Book Review: The Quest for the Historical Adam
Author: William VanDoodewaard
Publisher: Reformation Heritage Books
How should the evangelical church respond to non-literal interpretations of Genesis 1-2? How should evangelical believers respond to modern scientific theory about the origins of the earth and of man? In The Quest for the Historical Adam: Genesis, Hermeneutics, and Human Origins (henceforth The Historical Adam) William VanDoodewaard takes a bird’s eye view of this subject throughout church history.
By its nature The Historical Adam is replete with examples of exegesis and teaching on the doctrine of creation. VanDoodewaard’s work in compiling this resource is invaluable to the church. Each chapter focuses on a particular setting of church history and evaluates many of the best minds during the period. This effectively demonstrates how the church was dominated by a literal interpretation of Genesis 1-2 until the scientific revolution after the enlightenment. VanDoodewaard’s recounting of church history does include the exceptions to the rule and even those who disagree with his conclusion will be unable to fault his effort.
Though valuable as a resource, The Historical Adam is an unvaried read. The repetition of quotes from theologians can be overwhelming. In many places these quotations are merely a summary and not the principal parts of an argument. These is equally true of the non-literal interpretation presented in later chapters. In chapter five, some of the conservative, non-literal approaches are addressed but rarely in a meaty way. Arguments seem to be dismissed simply based upon their conclusion. This method is repeated when addressing the variants of evolutionary biological processes (EBP) in chapter six. Here VanDoodewaard explicitly compares the conclusions of some of the non-literal interpretations previously covered (286-310). Unfortunately this section does not rely heavily on quotes of these proposed consequences but merely alludes back to previous summaries.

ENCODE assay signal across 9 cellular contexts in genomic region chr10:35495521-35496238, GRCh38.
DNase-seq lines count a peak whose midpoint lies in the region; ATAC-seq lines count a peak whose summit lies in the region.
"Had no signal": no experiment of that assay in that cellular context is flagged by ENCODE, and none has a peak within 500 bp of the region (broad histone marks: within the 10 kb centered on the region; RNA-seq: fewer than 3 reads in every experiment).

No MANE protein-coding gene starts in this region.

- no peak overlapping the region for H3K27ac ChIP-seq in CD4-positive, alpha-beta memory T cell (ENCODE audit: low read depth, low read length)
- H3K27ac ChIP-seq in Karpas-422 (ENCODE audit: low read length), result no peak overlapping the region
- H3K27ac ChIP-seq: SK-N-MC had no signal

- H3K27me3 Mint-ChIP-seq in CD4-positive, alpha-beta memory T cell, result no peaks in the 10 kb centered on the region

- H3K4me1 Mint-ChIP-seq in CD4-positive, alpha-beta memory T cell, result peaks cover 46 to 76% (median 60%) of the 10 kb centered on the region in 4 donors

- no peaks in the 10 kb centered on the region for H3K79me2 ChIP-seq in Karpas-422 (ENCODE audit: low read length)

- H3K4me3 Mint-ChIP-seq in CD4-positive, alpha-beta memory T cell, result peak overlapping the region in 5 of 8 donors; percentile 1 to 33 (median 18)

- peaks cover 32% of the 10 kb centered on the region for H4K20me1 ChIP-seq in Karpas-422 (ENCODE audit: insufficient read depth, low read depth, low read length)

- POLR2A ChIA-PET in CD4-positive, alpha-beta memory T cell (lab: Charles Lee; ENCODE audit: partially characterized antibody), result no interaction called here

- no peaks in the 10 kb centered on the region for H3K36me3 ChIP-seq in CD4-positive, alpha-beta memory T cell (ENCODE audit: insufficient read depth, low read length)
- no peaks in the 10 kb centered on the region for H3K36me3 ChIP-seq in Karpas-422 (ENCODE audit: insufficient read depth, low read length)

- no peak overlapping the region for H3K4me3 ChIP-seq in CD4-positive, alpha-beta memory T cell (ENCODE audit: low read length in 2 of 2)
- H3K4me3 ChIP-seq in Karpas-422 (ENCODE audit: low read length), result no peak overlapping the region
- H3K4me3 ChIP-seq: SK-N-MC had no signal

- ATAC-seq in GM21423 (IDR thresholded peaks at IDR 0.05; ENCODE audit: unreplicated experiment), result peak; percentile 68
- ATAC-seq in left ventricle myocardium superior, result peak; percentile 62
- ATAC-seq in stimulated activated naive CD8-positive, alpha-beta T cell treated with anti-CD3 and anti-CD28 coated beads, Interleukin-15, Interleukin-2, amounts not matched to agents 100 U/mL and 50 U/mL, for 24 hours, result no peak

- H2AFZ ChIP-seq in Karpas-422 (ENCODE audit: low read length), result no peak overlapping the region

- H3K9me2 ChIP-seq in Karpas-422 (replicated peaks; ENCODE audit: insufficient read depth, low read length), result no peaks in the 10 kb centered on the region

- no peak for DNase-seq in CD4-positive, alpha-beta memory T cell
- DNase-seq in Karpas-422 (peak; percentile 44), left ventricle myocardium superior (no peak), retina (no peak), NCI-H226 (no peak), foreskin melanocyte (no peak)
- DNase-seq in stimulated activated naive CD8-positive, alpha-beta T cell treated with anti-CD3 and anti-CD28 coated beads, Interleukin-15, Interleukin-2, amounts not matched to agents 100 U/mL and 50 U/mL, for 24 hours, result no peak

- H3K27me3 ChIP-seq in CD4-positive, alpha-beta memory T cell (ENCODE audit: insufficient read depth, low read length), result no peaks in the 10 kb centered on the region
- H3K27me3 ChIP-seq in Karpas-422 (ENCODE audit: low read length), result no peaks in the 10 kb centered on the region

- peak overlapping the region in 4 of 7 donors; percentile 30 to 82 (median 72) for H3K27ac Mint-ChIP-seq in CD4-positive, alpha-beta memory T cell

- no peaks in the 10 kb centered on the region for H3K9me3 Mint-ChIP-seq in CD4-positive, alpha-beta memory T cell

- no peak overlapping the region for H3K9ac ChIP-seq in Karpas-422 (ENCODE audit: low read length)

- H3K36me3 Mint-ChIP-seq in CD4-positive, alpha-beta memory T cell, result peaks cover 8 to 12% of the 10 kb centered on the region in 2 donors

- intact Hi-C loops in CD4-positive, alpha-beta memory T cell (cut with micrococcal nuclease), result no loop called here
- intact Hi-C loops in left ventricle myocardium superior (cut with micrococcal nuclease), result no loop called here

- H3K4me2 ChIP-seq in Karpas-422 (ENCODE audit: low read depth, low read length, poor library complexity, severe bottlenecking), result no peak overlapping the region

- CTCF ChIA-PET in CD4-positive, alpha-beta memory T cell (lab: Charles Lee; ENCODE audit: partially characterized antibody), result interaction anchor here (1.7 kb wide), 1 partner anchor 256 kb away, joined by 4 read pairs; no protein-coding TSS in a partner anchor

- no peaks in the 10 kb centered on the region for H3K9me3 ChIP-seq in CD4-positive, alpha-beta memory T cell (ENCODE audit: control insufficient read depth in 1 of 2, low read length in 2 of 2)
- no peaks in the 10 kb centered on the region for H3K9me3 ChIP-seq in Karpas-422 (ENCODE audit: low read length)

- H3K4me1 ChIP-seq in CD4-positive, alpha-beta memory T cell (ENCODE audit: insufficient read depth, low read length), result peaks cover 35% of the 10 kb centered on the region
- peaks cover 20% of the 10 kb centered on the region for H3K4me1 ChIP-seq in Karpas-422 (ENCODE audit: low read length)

This highlights the major flaw in The Historical Adam. It is a valuable resource but not a valuable discussion partner. Despite the subtitle of “Genesis, Hermeneutics and Human Origins” there is very little deep interaction with the hermeneutics of Genesis. The literal hermeneutic is repeatedly asserted and put on display but rarely brought into serious interaction with non-literal perspectives. A lone ten pages are focused exclusively on Scripture (9-19). Even then, the majority of the texts are glossed over and those familiar with non-literal interpretations will be unimpressed.
In conclusion, The Quest for the Historical Adam has substantial highs and lows. It is immensely valuable in its interaction with the literal tradition of the church. It is only moderately successful in placing the church within its philosophical and scientific context (that an eternal universe dominated secular thought until post-enlightenment goes completely unmentioned). Ultimately, it is less than valuable in providing substantial interaction with non-literal interpretations.
Disclosure of Material Connection: I received this book free from the publisher. I was not required to write a positive review. The opinions I have expressed are my own. I am disclosing this in accordance with the Federal Trade Commission's 16 CFR, Part 255: "Guides Concerning the Use of Endorsements and Testimonials in Advertising.